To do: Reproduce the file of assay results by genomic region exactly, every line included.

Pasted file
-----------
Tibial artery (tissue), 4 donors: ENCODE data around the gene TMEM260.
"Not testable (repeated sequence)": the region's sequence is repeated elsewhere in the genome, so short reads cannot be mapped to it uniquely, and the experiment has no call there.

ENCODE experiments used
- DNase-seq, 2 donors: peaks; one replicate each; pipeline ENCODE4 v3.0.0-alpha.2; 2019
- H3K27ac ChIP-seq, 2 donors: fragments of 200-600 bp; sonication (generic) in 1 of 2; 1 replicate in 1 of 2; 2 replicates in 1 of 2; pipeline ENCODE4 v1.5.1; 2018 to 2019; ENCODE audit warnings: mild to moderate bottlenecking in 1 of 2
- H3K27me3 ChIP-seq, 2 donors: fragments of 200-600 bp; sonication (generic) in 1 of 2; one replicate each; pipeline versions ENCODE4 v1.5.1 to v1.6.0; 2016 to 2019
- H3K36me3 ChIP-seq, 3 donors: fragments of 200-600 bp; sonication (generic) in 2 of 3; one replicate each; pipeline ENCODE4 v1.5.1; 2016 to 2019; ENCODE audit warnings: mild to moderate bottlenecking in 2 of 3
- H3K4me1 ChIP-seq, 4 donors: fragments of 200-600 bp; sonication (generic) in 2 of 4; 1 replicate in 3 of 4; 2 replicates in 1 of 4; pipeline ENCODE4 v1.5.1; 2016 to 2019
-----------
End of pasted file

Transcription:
Tibial artery (tissue), 4 donors: ENCODE data around the gene TMEM260.
"Not testable (repeated sequence)": the region's sequence is repeated elsewhere in the genome, so short reads cannot be mapped to it uniquely, and the experiment has no call there.

ENCODE experiments used
- DNase-seq, 2 donors: peaks; one replicate each; pipeline ENCODE4 v3.0.0-alpha.2; 2019
- H3K27ac ChIP-seq, 2 donors: fragments of 200-600 bp; sonication (generic) in 1 of 2; 1 replicate in 1 of 2; 2 replicates in 1 of 2; pipeline ENCODE4 v1.5.1; 2018 to 2019; ENCODE audit warnings: mild to moderate bottlenecking in 1 of 2
- H3K27me3 ChIP-seq, 2 donors: fragments of 200-600 bp; sonication (generic) in 1 of 2; one replicate each; pipeline versions ENCODE4 v1.5.1 to v1.6.0; 2016 to 2019
- H3K36me3 ChIP-seq, 3 donors: fragments of 200-600 bp; sonication (generic) in 2 of 3; one replicate each; pipeline ENCODE4 v1.5.1; 2016 to 2019; ENCODE audit warnings: mild to moderate bottlenecking in 2 of 3
- H3K4me1 ChIP-seq, 4 donors: fragments of 200-600 bp; sonication (generic) in 2 of 4; 1 replicate in 3 of 4; 2 replicates in 1 of 4; pipeline ENCODE4 v1.5.1; 2016 to 2019